Positive results are already emerging. In one case, GSPI Co-Chair Karen Yau, a solo practitioner and mediator, and Dexin Deng, a rising 3L law student at Brooklyn Law School, represented a Chinese client, who had escaped from her husband after being physically abused and psychologically terrorized. After an incident in which the client called the police, the client cooperated with the District Attorney’s office in the investigation and prosecution of her husband abuser. The client was then referred to the New York Asian Women’s Center, a safe haven for women and children that provides counseling, temporary housing, and a legal referral for a client’s immigration case.
The client’s case was referred to AABANY’s pro bono U-Visa project, where Karen and Dexin completed the client’s U-visa application. The efforts of Karen and Dexin allowed QLS to file a subsequent Violence Against Women Act (VAWA) Self-Petition for the client as well. Karen and Dexin spent hours and hours conducting interviews and drafting the application. This hard work and collaboration was rewarded with great success; the client’s VAWA Self-Petition was approved. The client’s green card application is currently pending.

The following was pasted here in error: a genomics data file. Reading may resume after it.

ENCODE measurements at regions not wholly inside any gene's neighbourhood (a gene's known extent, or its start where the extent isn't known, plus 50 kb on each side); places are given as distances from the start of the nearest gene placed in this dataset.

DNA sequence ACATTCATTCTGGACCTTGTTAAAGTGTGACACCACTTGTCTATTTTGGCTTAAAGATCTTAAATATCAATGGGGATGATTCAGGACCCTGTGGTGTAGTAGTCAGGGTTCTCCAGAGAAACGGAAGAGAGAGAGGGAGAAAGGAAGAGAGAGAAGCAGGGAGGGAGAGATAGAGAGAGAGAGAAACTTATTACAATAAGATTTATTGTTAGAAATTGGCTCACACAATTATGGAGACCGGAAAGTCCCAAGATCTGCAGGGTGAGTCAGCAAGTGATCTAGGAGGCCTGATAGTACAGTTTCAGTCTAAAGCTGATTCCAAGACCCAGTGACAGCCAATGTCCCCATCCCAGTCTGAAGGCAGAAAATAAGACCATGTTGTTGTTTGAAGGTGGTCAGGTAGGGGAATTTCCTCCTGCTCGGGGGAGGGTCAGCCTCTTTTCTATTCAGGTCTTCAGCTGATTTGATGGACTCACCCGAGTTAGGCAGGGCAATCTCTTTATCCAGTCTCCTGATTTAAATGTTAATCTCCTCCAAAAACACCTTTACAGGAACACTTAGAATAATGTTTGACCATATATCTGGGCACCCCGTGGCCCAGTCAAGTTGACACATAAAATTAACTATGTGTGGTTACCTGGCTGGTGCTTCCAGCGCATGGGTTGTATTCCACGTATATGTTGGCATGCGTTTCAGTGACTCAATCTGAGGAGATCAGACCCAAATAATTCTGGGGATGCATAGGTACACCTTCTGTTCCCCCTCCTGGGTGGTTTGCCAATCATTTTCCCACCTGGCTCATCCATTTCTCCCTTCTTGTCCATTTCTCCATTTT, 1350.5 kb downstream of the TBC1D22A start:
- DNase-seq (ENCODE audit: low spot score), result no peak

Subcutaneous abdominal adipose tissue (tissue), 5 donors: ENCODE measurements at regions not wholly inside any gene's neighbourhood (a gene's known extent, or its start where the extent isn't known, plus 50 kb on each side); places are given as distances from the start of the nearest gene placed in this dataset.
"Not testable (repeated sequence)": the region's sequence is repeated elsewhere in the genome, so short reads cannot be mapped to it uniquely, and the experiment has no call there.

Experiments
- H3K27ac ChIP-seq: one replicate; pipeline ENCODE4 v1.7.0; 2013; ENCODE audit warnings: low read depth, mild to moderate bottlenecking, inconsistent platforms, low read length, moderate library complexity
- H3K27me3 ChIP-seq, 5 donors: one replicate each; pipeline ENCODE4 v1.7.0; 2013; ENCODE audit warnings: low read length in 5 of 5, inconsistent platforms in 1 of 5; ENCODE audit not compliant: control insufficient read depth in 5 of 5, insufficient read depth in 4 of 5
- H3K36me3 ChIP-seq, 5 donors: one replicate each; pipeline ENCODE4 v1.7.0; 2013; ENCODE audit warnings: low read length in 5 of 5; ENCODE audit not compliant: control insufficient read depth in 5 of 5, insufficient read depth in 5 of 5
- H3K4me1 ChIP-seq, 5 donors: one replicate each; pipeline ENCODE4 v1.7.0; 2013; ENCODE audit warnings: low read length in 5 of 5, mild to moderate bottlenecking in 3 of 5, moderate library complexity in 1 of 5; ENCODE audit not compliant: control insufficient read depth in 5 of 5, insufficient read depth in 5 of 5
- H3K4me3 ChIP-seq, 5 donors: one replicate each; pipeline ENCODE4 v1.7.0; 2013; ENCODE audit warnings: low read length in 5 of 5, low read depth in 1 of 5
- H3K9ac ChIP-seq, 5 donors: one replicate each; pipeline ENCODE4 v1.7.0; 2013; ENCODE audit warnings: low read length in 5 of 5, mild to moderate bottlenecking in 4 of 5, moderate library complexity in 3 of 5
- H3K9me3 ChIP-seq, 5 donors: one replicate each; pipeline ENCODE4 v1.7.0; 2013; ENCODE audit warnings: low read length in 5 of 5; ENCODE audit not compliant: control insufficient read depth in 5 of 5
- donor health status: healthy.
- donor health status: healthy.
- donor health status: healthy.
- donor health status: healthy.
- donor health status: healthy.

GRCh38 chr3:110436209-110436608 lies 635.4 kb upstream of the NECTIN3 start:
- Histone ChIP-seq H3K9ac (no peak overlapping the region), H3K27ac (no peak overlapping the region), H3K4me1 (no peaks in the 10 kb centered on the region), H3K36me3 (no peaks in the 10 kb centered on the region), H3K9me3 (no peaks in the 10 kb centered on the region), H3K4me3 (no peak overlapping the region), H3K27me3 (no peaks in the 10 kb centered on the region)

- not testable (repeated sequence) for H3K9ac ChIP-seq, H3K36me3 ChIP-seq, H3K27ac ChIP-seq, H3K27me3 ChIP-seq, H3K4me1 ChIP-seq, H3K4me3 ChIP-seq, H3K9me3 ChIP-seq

Looking back at the case, Karen expresses a feeling of genuine satisfaction in the work that was done for the client. “For 45 hours of my time, an entire family now has a chance for a new life,” she said. The pro bono representation of these survivors of domestic violence “can have a major human impact [that] is not only great but can be unexpected.”
For Dexin, the project encouraged her to remain active in pro bono work. As an immigrant herself, she connected with the client. She notes, “It was amazing to see how different entities worked together to establish and support this pro bono project to serve the low-income Asian American immigrant families.”
Impact of U-Visa Pro Bono Program on AABANY